Get RecipeOxtail Marmalade
I bet you thought you'd never utter oxtail and marmalade in the same breath. Probably, if you don't like your meat to be sweet, then you won't be running out to buy the ingredients for oxtail marmalade anytime soon. It's not as extreme as it sounds—you are not combining oxtail with a jar of fruit jam, or anything silly like that.
But it is a sweet dish, sweetened with brown sugar and rich with red wine and red wine vinegar. There is something distinctly jam-like, I'll admit, about spreading the oxtail on toast.
It's not for everyone. But if you are a sucker for sweetish meat, like red-braised pork, and sweet and sour pork, then you will like this dish.
I'll tell you about the afternoon I made these. I began after lunchtime and did not finish until dinnertime. I did not dawdle, either. It just took that long.
First there were these: sections of oxtail. Selfishly, I tried to convince my butcher to sell me only the big, meaty pieces, but then he said, "What would I do with the end of the tail?" Quite right, quite right.
Then there was this: a big pile of oxtail meat, deboned after hours of simmering in red wine and stock.
Then came the perfect mid-afternoon snack. I made sure there was no one around, and then I set myself down at the table with a plate of the bones, sprinkled with salt and pepper, and gnawed to my heart's content. By the end, my fingers were sticky in gelatinous tendons and meat. These are the sort of little snacks that cooks live for (at least this cook does).
Finally, the end result: You marry the cooked oxtail with the marmalade part, which is shallots and carrots cooked in butter, then cooked down in red wine, vinegar, and sugar. By the end, the little cubes of carrots taste like candy. In sum, oxtail + sweet/tart vegetables = oxtail marmalade.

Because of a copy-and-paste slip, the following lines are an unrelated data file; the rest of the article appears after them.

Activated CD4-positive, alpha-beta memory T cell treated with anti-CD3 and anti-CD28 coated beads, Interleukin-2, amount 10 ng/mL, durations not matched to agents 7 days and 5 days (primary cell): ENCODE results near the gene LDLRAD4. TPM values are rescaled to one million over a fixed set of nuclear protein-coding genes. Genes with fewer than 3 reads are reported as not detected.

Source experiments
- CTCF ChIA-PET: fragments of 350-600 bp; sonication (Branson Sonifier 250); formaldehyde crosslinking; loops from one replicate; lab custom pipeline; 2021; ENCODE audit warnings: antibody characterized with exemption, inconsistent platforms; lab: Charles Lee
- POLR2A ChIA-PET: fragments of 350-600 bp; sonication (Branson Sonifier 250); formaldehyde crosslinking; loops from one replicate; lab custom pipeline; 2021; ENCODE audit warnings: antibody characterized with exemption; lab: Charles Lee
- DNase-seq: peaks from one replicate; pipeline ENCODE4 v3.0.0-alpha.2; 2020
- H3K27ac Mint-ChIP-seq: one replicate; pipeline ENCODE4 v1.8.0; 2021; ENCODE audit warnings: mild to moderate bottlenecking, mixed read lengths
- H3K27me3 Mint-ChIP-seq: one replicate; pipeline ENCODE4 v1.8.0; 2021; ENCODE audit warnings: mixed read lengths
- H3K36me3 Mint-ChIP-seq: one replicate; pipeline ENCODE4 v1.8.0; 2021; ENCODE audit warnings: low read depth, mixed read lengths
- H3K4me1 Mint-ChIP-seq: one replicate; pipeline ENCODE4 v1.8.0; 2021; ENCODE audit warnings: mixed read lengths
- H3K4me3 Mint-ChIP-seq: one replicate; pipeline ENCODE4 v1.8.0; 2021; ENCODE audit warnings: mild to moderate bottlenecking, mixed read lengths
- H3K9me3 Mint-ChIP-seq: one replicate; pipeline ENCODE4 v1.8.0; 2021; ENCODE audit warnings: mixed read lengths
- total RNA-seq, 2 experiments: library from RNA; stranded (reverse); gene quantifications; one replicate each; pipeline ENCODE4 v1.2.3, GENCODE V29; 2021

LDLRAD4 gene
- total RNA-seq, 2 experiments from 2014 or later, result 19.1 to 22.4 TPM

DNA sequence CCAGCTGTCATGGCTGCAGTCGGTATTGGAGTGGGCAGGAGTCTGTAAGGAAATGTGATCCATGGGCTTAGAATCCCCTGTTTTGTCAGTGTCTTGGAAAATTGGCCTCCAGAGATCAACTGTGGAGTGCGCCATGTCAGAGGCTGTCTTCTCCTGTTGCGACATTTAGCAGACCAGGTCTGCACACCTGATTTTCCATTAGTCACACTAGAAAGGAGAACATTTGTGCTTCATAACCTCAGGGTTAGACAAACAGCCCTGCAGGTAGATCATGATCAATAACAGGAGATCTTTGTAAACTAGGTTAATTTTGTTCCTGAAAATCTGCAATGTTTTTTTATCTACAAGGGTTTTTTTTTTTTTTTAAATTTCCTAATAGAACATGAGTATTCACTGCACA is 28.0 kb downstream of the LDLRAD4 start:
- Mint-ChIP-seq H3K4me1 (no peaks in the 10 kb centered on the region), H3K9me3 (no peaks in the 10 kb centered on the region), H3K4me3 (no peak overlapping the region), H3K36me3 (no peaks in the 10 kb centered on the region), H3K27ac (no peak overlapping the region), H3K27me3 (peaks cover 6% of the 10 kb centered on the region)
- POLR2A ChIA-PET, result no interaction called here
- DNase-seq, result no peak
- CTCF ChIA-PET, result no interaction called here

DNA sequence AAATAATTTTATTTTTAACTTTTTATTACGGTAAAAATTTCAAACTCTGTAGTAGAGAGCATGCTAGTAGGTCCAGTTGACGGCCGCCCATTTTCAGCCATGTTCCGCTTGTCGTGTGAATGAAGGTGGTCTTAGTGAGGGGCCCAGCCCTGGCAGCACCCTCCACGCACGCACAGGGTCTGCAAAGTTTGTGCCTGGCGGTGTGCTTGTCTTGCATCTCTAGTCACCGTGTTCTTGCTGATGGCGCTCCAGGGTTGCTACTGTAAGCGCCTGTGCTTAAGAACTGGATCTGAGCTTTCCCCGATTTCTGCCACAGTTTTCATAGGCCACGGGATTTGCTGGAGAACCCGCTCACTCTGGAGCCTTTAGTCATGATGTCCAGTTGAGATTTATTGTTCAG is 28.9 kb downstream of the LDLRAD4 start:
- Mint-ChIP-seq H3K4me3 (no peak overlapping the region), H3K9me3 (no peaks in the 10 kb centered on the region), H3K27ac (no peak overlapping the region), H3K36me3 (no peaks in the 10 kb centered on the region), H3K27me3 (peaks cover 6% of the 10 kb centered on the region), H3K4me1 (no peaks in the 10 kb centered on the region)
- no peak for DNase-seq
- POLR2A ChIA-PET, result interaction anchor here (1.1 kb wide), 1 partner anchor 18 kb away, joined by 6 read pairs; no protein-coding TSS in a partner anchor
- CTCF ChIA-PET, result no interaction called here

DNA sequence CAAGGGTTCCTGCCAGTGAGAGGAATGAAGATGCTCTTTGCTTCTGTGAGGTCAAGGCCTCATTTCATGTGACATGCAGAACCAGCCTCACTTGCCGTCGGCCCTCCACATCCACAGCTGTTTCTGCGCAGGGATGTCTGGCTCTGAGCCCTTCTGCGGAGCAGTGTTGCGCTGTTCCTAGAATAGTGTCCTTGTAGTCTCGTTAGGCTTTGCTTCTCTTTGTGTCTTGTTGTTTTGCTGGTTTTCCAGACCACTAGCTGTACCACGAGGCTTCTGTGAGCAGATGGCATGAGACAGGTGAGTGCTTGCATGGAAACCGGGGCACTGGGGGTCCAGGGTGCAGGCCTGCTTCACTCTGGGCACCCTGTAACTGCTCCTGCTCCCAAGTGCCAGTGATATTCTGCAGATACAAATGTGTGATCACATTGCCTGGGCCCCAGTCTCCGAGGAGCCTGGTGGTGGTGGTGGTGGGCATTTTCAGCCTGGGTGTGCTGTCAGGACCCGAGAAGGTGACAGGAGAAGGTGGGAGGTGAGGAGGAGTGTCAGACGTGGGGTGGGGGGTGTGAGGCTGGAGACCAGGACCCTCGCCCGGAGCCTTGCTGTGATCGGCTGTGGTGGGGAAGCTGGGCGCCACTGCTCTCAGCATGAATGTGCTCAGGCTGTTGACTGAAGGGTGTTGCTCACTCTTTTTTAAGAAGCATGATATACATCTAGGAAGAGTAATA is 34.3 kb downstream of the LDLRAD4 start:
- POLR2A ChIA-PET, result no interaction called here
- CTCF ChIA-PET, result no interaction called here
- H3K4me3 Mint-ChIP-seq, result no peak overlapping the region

From start to finish, it had taken more than six hours, and by the end my kitchen was as hot as a sauna. I had used two bottles of red wine, along with gobs of butter and sugar.
The version from Blue Ribbon in New York is even more indulgent. The recipe calls for two bottles of port in addition to two bottles of red wine, and veal stock, too. But being a thrifty home cook, I tried to see if the recipe could be pared down (i.e., no port, and no veal stock), and the answer is resoundingly, yes. But feel free to throw tons more money into the pot, if you like.
I must confess that on the day I finished the recipe, I was not in the mood at all for oxtail marmalade. (That is almost always the case, I feel, with involved recipes. By the end you have already been smelling and sampling the same thing for hours and hours, and you're probably exhausted too.)
Worse still, I had a taste of the oxtail marmalade and found it too sweet. I thought to myself, great, I just poured two bottles of red wine and my blood, sweat, and tears, into making too-sweet meat, and now I just want a bowl of cereal before I go to bed. So that is what I did.
But the next day, the sweetness had mellowed, giving way to the deep red-wine flavor. Little cubes of carrots glistened, like jewels, in the dark mass of oxtail. It was good—better than good.
The character, the essential nature of oxtail meat, seemed preserved and intensified by the wine and sweet vegetables.
It was everything I had dreamed oxtail marmalade could be, and more.
About the author: Born in Shanghai and raised in New Mexico, Chichi Wang currently resides in Manhattan, where she divides her time between writing, cooking, and tracking down the best noodles in the city.